Mica sparkles in the sun and offers the girls dreams of finding gold.

Girls playing at Tooloom Falls, Tooloom Creek, NSW, August 2014
The water is very shallow and Lana enjoys splashing in the sun as we make our way back over to our own side.

A fairy glade on the downstream side of the waterfall catches our eyes, and so we resolve to find a path down to the water’s edge. The first obvious path is assessed as too steep and slippery for our family to tackle, so we walk around a bit more until a trodden grass pathway becomes obvious and we make our winding way down the steep bank. There’s a beach and still water and grassy knolls — it’s a perfect playground for the girls’ toys, and so we return to the bus to invite the two older girls to come play with us.

Tooloom Falls free-camping reserve, south of Urbanville, NSW, August 2014
From below, the view of waterfall is beautiful.

Girls playing at Tooloom Falls, Tooloom Creek, NSW, August 2014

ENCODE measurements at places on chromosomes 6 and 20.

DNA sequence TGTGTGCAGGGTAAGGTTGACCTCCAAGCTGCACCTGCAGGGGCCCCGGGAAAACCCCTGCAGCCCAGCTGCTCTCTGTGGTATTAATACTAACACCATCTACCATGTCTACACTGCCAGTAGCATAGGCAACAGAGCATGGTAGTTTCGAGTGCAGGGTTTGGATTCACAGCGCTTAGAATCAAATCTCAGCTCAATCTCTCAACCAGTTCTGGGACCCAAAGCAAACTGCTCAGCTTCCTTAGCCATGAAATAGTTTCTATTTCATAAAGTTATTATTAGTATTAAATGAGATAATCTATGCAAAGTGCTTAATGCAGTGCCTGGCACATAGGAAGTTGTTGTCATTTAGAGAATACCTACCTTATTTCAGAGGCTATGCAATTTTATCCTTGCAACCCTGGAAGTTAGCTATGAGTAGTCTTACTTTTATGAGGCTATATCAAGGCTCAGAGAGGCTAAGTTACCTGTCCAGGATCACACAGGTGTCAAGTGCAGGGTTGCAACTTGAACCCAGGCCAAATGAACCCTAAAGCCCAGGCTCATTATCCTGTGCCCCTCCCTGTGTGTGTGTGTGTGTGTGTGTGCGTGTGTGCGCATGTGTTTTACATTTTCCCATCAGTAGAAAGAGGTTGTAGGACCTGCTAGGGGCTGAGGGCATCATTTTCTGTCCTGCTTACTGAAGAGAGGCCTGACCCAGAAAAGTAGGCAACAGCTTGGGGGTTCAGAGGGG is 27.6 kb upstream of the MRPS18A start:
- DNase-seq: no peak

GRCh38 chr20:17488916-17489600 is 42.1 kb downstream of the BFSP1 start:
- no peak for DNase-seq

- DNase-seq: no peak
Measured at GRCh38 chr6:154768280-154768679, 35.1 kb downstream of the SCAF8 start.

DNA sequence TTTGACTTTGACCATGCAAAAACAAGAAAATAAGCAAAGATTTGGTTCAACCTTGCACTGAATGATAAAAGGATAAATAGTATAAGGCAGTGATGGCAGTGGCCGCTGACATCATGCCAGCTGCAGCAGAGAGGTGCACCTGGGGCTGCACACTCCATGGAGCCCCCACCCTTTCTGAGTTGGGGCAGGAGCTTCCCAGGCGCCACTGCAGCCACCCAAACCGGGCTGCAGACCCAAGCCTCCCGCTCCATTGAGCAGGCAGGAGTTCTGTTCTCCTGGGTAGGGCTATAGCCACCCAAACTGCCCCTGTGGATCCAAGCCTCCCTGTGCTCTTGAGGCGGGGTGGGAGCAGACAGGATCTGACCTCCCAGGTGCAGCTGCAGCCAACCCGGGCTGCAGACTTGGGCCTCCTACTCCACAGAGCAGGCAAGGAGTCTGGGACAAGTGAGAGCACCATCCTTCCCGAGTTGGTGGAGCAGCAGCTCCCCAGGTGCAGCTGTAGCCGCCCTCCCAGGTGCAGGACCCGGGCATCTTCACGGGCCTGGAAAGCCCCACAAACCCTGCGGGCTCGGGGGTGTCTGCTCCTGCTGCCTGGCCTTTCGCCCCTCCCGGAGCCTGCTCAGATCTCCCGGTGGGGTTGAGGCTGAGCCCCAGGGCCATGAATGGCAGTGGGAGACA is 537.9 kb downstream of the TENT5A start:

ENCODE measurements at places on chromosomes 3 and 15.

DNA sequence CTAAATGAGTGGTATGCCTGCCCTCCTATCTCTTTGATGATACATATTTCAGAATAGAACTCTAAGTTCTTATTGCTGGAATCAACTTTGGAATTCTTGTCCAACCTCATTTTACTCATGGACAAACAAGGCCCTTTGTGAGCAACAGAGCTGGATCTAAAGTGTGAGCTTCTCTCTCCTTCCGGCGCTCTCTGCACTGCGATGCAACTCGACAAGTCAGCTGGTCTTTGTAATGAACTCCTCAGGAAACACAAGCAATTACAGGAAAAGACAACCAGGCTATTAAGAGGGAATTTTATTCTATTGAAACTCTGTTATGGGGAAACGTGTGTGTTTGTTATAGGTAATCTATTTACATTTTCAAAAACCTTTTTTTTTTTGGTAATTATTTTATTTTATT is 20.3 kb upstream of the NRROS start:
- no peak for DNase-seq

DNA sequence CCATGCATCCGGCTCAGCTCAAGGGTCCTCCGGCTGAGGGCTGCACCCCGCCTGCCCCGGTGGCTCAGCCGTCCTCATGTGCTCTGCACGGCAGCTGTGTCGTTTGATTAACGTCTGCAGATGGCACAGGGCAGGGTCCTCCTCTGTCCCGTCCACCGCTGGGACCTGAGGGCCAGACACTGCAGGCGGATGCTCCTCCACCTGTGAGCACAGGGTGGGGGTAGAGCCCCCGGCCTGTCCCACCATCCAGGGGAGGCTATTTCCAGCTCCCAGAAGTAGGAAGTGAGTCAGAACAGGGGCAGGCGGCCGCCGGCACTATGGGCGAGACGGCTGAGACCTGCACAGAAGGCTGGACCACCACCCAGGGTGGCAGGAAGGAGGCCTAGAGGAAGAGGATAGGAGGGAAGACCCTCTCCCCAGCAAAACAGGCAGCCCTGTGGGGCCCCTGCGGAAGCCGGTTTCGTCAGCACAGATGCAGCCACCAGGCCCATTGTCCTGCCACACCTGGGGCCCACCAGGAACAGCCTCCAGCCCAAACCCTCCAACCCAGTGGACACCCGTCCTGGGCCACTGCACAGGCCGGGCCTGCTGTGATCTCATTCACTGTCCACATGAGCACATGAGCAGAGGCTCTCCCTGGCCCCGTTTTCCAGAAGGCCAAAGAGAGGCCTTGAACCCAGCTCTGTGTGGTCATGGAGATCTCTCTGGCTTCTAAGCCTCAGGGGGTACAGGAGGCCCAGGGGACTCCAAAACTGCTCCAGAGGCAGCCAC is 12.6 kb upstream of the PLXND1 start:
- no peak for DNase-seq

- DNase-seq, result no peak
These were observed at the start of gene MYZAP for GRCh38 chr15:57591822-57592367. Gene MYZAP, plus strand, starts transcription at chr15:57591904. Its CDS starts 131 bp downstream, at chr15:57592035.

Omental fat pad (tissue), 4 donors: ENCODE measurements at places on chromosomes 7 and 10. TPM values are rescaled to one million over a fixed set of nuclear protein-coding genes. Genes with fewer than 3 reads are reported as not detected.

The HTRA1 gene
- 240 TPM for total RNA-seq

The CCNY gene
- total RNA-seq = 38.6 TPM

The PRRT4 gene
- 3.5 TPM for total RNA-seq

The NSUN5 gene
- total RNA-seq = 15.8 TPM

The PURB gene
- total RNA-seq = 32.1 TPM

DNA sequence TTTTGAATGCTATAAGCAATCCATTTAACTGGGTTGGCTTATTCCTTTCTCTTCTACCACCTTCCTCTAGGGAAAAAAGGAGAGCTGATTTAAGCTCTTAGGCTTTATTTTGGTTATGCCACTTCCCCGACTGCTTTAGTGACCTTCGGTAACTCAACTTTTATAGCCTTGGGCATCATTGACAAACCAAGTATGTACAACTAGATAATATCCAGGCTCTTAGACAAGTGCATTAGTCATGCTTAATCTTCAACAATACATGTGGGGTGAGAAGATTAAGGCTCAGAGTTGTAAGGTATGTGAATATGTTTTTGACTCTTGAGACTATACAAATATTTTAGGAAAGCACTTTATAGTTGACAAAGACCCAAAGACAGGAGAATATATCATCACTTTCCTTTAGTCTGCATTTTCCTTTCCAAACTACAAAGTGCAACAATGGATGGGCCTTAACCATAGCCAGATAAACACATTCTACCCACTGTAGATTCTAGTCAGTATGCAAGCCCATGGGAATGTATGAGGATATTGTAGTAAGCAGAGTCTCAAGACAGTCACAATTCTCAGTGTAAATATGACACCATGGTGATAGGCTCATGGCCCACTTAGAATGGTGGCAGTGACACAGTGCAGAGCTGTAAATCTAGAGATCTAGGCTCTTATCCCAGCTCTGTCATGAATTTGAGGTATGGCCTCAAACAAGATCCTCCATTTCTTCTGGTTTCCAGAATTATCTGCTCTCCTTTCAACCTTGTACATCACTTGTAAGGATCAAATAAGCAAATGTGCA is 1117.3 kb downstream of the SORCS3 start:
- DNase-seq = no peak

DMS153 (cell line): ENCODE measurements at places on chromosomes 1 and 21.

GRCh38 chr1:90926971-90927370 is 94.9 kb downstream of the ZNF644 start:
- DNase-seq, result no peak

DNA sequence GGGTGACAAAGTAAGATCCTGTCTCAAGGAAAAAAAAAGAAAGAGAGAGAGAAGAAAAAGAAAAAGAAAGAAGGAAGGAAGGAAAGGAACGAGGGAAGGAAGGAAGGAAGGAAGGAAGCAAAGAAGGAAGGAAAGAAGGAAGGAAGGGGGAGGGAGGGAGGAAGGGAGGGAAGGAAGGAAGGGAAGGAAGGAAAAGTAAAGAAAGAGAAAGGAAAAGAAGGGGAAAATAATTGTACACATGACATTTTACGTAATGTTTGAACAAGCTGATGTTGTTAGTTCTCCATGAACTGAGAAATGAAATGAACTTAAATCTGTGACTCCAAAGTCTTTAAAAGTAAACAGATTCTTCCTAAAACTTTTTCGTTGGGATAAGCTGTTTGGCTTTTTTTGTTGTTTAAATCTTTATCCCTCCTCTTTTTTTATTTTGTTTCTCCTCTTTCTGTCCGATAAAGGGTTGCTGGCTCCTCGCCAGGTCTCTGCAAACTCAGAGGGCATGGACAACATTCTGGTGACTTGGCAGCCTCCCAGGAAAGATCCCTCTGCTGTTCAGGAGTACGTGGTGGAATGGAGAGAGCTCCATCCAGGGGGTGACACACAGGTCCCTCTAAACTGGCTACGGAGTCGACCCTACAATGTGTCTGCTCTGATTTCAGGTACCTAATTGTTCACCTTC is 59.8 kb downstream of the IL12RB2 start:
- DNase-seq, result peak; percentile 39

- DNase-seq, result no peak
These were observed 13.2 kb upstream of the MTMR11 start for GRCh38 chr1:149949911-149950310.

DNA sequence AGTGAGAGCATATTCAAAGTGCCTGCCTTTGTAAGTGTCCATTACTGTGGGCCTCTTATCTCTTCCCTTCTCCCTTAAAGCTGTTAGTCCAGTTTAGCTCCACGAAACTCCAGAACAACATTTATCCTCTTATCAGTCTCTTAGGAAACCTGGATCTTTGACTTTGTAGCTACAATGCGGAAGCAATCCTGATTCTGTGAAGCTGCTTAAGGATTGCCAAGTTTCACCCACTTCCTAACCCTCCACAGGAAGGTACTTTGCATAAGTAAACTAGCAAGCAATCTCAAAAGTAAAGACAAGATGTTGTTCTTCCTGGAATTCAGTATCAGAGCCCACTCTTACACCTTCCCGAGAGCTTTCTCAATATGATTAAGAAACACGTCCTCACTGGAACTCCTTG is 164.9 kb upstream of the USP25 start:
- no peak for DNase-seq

A sandy beach is easily accessible with a plank bridge.

Tooloom Falls free-camping reserve, south of Urbanville, NSW, August 2014
This grassy glade would be perfect for picnics in the summer.


Everyone chooses a toy and we return to the base of the waterfall. The water’s still too cold to encourage swimming, and I’m thankful the girls stay out of it. My girls aren’t inclined to take risks beyond their perceived levels of comfort. They won’t try climbing down (or up) the cliff face, they aren’t inclined to jump off tree-branches into the murky water, and they’ll only wander as far as they feel comfortable. Their own vast range of experiences in the outdoors has fostered knowledge and sensibilities, and that — as well as their usual habit of exploring with at least one other sibling — means that I feel comfortable with letting them explore the natural playground. When they split up in different directions, I stay close to Delaney who hasn’t yet grown out of needing my close presence.